6 Causes of Constipation and Diarrhea, Best Aid to Digestion
Causes of constipation and Diarrhea
Constipation is a common condition that affects people of all ages. When you’re not passing stools regularly or you’re unable to completely empty your bowel. Causes of Constipation and Diarrhea: not eating enough fibre, a change in your eating habits, side effects of certain medications, not drinking enough fluids, with best digestion aiding principles one can easily overcome multiple symptoms of constipation.
Constipation also cause your stools to be hard and lumpy, as well as unusually large or small. The severity of constipation varies from person to person. Many people only experience constipation for a short time, but for others, constipation can be a long-term (chronic) condition that causes significant pain and discomfort and affects quality of life.
Diarrhea is a key symptom of irritable bowel syndrome (IBS). It happens because the muscles in the gut contract more than they need to. Diarrhea may be accompanied by a feeling of muscle cramps.
To produce a normal bowel movement, the gut contracts and relaxes in a rhythmic way. In IBS, however, this rhythm is disrupted. IBS can either speed up or slow down gut muscle contractions. So, IBS can cause both constipation and diarrhea at same and different times.
It’s often difficult to identify the exact cause of constipation. However, there are a number of things that contribute to the condition, including:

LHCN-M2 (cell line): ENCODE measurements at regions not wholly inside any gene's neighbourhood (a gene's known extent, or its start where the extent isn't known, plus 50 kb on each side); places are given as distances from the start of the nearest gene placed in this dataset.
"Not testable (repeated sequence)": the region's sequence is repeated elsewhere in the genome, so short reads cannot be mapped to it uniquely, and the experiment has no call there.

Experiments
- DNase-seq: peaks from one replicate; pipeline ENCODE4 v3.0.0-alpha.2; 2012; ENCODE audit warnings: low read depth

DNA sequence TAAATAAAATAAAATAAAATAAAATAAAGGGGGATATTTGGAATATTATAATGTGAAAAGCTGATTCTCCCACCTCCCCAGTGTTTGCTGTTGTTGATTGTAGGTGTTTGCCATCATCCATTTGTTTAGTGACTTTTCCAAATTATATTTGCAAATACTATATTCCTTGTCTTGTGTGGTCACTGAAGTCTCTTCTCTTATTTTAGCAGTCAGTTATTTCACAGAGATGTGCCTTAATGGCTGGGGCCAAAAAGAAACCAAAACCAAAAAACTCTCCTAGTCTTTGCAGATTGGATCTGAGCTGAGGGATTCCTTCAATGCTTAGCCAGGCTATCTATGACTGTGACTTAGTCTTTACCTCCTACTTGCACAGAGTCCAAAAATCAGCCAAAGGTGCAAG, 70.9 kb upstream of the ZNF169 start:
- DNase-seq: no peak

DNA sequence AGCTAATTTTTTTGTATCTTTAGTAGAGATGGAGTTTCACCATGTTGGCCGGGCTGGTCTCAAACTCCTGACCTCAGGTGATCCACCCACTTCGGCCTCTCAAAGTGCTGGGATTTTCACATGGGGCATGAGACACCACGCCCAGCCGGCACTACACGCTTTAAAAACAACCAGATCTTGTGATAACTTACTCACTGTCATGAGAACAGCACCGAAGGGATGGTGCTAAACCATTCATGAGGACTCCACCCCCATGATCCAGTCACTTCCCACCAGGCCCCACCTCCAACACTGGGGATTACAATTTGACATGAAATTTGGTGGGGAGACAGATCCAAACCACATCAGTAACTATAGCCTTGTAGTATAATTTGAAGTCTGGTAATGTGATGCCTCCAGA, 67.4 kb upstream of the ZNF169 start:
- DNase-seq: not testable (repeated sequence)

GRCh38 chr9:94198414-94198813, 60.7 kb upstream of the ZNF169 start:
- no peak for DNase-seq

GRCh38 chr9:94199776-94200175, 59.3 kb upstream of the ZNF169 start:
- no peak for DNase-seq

- Not eating enough fibre, such as fruit, vegetables and cereals
- A change in your routine or lifestyle, such as a change in your eating habits
- Ignoring the urge to pass stools
- Side effects of certain medications
- Not drinking enough fluids
- Anxiety or depression
In children, poor diet, fear about using the toilet and problems toilet training can all lead to constipation.
Medication as a causes of constipation and diarrhea
Common types of medication that can be a causes of constipation and diarrhea include:
- aluminium antacids (medicine to treat indigestion)
- antiepileptics (medicine to treat epilepsy)
- opiate painkillers, such as codeine and morphine
- diuretics (water tablets)
- iron supplements
- antipsychotics (medicine to treat schizophrenia and other mental health conditions)
- calcium supplements
Who’s affected by constipation.
Constipation can occur in babies, children and adults. It’s estimated that around 1 in every 7 adults and up to 1 in every 3 children in the UK has constipation at any one time.
The condition affects twice as many women as men and is also more common in older adults and during pregnancy.
Underlying Conditions that can be causes of constipation and diarrhea
In rare cases, constipation can be a sign of an underlying condition, such as:
- Parkinson’s disease – where part of the brain becomes progressively damaged, affecting the co-ordination of body movements
- spinal cord injury
- irritable bowel syndrome (IBS)
- hypercalcaemia – where there’s too much calcium in the bloodstream
- underactive thyroid gland (hypothyroidism)
- muscular dystrophy – a genetic condition that causes muscle wasting
- multiple sclerosis – a condition that affects the nervous system
- anal fissure – a small tear or ulcer in the skin just inside the anus
- inflammatory bowel disease – a condition that causes the intestines to become inflamed (irritated and swollen)
- bowel cancer
Prevention of Causes of Constipation and Diarrhea
- Eat high-fiber foods or take fiber supplements. Fiber adds bulk to your bowel movement and makes it easier to pass. Raw fruits, fresh vegetables, whole grains, and beans are examples of high-fiber foods. Adults should eat at least 20 grams of fiber a day. Your healthcare provider or dietitian can help you plan meals.